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Home-Made Six Inch ƒ7 Newtonian Reflector


I made a 6" f7 telescope as a teenager in the late 1970's. I ordered a telescope making kit from the Brisbane store of Astro-Optical supplies which arrived in August 1978. This is the kit Phil Owen referred to in the School Astronomy Club news.  I don't remember the trading name they used at the Brisbane shop, different to the Sydney parent, because we all used to (unkindly) nickname the shop owner "Rip-off-Ralph,"  and refer to the shop as, "Rip-off-Ralph's."



The kit contained two pyrex 6" blanks, a mirror and tool, and a range of abrasives from course to fine. I ground the mirror to fine grind stage during the latter part of 1978. Unsure how to proceed with the polishing, I joined the Amateur Telescope Makers Club of Queensland early in 1979.

The late Cliff Duncan mentored my mirror polishing and figuring. During grinding, I had in my youthful impatience, turned down the edge. In hindsight, I think that Cliff, in a Mr Miyagi, Polish on-Polish off moment, saw an opportunity to teach me some patience and application and convinced me to polish out the turned down edge. Some hundreds of hours of polishing and a year later, I had a spherical surface. I had mixed feelings of disappointment and appreciation, when Cliff himself did the final figuring while I was away with my parents on a family holiday. Cliff was a master optician and this mirror, like all his other mirrors was damn near perfect. It holds its own when sitting next to a Takahashi TOA150. The mounting and tube components were made by first purchasing ingots of aluminium from SIMS METAL recyclers.

The club, or more precisely Cliff, had a furnace/foundry in his back yard.  We would melt down the aluminium and using sand moulds, cast parts. My nickname in the club was "Hacksaw Joe." It was not intended as a put down, it referred to the fact that I could cut the feeder pieces off the castings (fettling) more accurately than almost anyone else except Cliff who taught me the accurate hacksaw technique. The castings were then machined into the various components, bearings, pier legs, right angle angle brackets, saddle plate, tube yokes, tube rotation rings, mirror cell and focuser base.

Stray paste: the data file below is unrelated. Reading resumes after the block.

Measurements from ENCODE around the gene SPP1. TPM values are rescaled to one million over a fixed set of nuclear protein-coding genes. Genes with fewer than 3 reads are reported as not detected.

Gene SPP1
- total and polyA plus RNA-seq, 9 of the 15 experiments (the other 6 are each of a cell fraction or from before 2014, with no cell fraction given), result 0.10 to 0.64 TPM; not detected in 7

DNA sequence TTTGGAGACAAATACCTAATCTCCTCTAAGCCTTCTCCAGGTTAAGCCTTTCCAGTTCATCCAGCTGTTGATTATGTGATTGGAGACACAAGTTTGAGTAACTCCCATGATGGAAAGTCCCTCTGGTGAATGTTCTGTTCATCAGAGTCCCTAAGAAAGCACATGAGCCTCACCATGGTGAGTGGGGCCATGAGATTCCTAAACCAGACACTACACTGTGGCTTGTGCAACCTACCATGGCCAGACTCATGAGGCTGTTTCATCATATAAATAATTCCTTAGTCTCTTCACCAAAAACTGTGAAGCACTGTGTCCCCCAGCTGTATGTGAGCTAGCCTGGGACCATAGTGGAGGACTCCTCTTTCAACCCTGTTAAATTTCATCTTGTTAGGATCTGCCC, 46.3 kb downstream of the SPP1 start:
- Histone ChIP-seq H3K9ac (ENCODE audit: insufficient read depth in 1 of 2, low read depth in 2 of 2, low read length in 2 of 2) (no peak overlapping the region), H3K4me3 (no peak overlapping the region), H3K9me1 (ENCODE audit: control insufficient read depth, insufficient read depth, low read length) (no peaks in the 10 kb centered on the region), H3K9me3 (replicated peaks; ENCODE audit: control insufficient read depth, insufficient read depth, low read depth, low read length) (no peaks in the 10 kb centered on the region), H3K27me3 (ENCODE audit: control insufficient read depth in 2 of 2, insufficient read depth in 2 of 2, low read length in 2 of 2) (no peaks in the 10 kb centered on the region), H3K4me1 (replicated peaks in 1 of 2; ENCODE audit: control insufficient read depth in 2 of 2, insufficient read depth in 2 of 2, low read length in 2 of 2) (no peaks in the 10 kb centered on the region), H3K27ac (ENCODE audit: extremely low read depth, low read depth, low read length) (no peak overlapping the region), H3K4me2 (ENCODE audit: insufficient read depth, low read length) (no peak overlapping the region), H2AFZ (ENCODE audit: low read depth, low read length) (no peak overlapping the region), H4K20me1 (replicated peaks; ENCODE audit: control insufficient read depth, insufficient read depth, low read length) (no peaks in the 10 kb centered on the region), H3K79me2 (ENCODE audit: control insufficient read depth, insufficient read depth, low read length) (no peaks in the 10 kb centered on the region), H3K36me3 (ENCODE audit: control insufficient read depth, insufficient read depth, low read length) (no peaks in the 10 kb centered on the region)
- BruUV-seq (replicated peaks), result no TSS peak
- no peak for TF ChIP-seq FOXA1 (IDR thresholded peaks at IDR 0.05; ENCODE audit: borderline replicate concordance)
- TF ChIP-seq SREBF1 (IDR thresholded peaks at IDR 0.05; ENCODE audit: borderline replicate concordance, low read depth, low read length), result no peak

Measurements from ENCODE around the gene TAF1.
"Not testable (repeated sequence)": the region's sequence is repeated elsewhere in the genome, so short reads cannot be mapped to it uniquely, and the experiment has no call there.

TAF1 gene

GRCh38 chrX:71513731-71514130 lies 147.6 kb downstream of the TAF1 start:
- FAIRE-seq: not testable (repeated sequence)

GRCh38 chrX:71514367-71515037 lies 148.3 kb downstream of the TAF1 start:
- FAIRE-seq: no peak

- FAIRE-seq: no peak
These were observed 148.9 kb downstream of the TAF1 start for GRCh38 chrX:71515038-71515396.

We also purchased zinc ingots to cast counterweights.  The counterweight arm has an internal drive thread. A small steel fork protrudes through the milled slot and by rotating the steampunk wheel, that was also cast in aluminium, it could be rotated to move the counterweight up and down to adjust the polar balance.




The spider was fabricated from purchased brass tube and bar and vanes from high tensile spring steel strips. The telescope mounting design was based on the Porter-Springfield design of the 1930's in the USA but did not go so far as to redirect the optical axis down through the Dec and to the base of the Polar shaft as in the original Springfield.

Cliff liked the stability provided by the very large bearing surfaces. His rule of thumb was that the diameter of the bearings should be the same as the diameter of the primary mirror hence my bearings faces are six inches diameter. My 6" bearings have the 1" steel shaft running directly inside a thick machined aluminium boss. The steel shaft is press fitted inside one side of the bearing. The shaft doesn't rotate, just the bearing  with the hole. Wear has not been an issue with my lightish weight 6" OTA. Larger versions had a brass sleeve press fitted to line the boss. Either way, t
his makes for a very smooth motion. After a recent clean and re-grease, it was a bit too slippery at first but this is gradually sorting itself out. Usually, it is a very smooth and easy one axis equatorial push motion.



I believe they also did some of the same design up to 12" in the years after I left Brisbane but I have never seen any of  these mounts.  Although the aluminium equatorial head is light(one picture shows me lifting it with one of my fingers, I would not want to lift a scaled up 12" model.

                   



It was all incredibly time consuming but the most valuable part was that I learned so much about engineering and fabrication in the process including the use of lathes and other machine and hand tools, skills that ultimately proved very valuable in my career working in mass spectrometry. Without manufacturer engineers available in Australia, troubleshooting, diagnosis and repair of complex and delicate scientific instruments fell under my range of responsibilities in addition to the research, workplace safety, and lab management functions.

Two years after starting the grind, August 1980 the components were all finished. I drilled, mounted and assembled components in the OTA, same with the mounting, and first light. The secondary obstruction is 3.5% making it a superb visual instrument. The rotation rings do not allow for any tube slide to balance so I initially placed the rotation rings on the tube without screwing them in place. Then experimented with the tube balancing until satisfied before drilling and screwing the rings in position.
The images were initially triangular. In fixing the mirror in the cell, and not wanting the precious mirror that had taken so much time to grind and polish, to fall out, I had over-tightened everything in the mirror cell. Once I released the tension, the mirror regained it's perfect figure and the images were beautiful as they still are 42 years later. A range of pictures are attached.